11 MARCH 1955, Page 29

1[952 Survey of International Affairs, 1952: By Peter Calvocoressi. (0.U.P.,


Documents on International Affairs, 1952. Edited by Denise Folliot (0.U.P., 55s.) THE production of the annual Survey and Documents is the most important service which Chatham House renders to the profes- sional students of international affairs, and the task which the Survey, in particular, imposes on its author is a very considerable one. It is some years now since this was entrusted to Mr. Peter Calvocoressi, and it is with great regret that people have learned that he has now left Chatham House and that the volume for 1953, which is still to come, will be his last contribution to the series. It is also rumoured that the 1953 volume may be the last one on the present model, that is to say, with an individual author doing most of the work and using specialists only for a relatively small number of chapters. The alternatives are either a composite volume in which the separate chapters would each be written by a specialist, or a single, much shorter, volume, in which case a focus of a rather different kind would have to be developed. There is a good deal to be said for the view that British foreign policy would provide a suitable focus and thus help to produce a parallel volume to the American series The USA in World Affairs. If this were done (indeed, whichever were done) it is more than desirable that the volume and its essential complement of documents should be produced more rapidly than has recently been the case. There is no technical reason, as American experience shows, why more than twelve months should elapse between the conclusion of a period and the appearance of a chronicle of this kind. Indeed, once one goes beyond this, the accumulation of new material and of comment tends to turn the whole operation into one of a quite different kind. It is chronicle that is required and not history; although after some years at Chatham House, it is not surprising that Mr. Calvocoressi himself and to a greater extent his collab- orator on the Middle East, Mr. George Kirk, tend to fall into the Toynbeean habit of far-ranging secular analogies.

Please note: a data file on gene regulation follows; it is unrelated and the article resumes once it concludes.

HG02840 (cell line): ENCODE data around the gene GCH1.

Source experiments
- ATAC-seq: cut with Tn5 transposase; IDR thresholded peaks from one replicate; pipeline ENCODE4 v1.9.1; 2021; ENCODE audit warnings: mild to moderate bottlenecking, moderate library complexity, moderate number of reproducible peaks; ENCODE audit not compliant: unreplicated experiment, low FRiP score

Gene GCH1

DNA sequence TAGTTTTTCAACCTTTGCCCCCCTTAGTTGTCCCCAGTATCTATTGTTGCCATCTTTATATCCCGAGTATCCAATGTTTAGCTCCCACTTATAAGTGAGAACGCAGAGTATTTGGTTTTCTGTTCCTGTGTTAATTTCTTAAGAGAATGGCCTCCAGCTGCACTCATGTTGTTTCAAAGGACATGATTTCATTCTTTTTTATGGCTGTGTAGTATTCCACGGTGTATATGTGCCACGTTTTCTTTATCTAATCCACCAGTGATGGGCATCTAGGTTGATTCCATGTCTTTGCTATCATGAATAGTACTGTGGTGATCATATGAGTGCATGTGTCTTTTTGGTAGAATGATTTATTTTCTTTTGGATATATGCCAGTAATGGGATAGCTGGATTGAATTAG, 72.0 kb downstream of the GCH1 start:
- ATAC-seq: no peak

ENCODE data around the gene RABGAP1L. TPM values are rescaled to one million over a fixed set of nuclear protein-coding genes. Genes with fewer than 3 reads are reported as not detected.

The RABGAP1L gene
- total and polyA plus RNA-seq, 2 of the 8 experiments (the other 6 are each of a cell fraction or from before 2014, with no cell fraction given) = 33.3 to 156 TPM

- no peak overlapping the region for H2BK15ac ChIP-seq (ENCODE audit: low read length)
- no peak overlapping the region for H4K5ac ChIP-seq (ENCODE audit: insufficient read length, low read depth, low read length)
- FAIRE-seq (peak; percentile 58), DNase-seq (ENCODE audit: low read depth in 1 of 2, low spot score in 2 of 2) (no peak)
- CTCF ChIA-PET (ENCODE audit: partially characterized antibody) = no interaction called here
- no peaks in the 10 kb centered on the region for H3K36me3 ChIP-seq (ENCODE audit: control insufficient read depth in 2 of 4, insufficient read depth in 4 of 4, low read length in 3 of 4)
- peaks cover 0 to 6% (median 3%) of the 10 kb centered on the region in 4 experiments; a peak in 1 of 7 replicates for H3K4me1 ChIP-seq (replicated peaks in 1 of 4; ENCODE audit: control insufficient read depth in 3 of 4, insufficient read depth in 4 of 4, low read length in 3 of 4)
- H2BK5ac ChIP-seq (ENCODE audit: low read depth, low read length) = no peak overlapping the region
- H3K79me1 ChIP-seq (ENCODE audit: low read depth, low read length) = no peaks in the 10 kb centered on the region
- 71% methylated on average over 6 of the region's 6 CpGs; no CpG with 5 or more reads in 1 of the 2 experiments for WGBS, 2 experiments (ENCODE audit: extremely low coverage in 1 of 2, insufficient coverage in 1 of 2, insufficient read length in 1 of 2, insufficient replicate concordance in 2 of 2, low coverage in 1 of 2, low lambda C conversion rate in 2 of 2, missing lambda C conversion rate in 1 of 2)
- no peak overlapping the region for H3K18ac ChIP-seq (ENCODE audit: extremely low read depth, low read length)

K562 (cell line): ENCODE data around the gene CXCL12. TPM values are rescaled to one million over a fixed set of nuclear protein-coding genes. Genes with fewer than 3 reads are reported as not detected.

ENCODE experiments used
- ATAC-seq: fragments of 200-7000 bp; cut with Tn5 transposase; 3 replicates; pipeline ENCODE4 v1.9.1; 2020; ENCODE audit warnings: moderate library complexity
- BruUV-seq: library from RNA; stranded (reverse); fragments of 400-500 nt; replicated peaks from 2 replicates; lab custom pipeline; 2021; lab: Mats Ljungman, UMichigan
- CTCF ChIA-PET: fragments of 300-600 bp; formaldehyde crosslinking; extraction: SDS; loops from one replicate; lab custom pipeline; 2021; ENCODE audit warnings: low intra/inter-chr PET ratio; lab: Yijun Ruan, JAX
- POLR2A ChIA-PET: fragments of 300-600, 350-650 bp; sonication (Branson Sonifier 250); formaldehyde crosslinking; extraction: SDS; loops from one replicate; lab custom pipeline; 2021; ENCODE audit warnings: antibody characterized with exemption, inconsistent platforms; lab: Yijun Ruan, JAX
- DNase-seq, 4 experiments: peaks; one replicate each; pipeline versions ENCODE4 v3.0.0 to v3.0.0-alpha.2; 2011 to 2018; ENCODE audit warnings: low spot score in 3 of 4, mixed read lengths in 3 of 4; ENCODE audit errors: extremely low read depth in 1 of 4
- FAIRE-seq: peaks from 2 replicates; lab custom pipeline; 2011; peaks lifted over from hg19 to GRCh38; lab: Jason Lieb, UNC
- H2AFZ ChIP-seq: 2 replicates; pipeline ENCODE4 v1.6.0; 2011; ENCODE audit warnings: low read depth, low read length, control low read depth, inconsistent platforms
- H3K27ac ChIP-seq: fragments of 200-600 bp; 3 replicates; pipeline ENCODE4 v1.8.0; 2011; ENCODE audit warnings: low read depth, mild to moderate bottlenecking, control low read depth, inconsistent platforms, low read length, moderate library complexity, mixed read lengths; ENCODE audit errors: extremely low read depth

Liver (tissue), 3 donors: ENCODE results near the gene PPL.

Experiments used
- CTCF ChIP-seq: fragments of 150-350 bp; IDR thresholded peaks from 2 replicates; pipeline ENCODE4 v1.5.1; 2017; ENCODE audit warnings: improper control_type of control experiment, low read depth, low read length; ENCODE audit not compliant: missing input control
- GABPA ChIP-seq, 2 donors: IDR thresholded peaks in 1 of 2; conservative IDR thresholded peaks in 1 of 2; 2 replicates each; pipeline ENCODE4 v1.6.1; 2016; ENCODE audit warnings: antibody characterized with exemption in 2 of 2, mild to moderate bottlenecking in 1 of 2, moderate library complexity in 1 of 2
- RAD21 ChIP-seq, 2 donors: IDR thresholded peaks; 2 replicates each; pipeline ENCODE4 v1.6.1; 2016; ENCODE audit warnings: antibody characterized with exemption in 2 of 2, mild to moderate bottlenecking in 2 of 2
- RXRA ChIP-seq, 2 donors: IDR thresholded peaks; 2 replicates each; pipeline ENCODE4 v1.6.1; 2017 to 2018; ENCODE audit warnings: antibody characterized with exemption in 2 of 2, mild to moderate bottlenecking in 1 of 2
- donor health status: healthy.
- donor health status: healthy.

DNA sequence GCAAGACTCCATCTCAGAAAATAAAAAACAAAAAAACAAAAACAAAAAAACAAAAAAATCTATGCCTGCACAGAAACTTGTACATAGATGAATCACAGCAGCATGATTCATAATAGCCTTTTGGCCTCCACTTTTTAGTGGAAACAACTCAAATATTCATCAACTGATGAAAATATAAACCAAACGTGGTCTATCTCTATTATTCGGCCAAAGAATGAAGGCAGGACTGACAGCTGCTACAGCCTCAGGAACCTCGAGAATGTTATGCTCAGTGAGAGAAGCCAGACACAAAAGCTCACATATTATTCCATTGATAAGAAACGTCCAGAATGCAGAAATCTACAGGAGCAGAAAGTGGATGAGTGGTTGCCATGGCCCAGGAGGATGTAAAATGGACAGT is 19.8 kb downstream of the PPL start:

The heart of the Documents volume is the series of agreements collectively known as EDC and the background material for that now defunct scheme. Valuable as it is to have these collected, they are also a reminder of how far the world, and especially the European world, has travelled since 1952 when these agreements were negotiated. Mr. Calvocoressi's account of these proceedings forms Part 11 of his volume, Part I being concerned with 'The Western Alliance' or NATO as a whole. On both aspects of this double reaction to the fear of Soviet pressure, Mr. Calvocoressi has much that is useful to us. On the other hand, his remark when he comes into Part Ill, which deals with the last year of Stalin's lifetime in relation to the internal history of the Soviet Union and to the satellites, that 'the extraordinary feature of international politics after the Second World War was the bipolarity of power and the only possible shifts the 'seductions of satellites from the one field to the other' now looks more and more to be an over- simplification. It is precisely the resistance of many parts of the world to this assumption of bipolarity, particularly of course in Asia where Japan begins to look like following India along this path, but also to some extent in Europe where opposition to German rearmament seems steadily to harden, that forms the stuff of the current problems of statesmanship. This difference of per- spective does not invalidate one's appreciation of the skill with which Mr. Calvocoressi handles his Soviet material in this part of the book. It helps one to understand why it is that the confident assertions of such writers as Mr. Isaac Deutscher and Mr. Jacob Miller, that the death of Stalin was followed by far-reaching revo-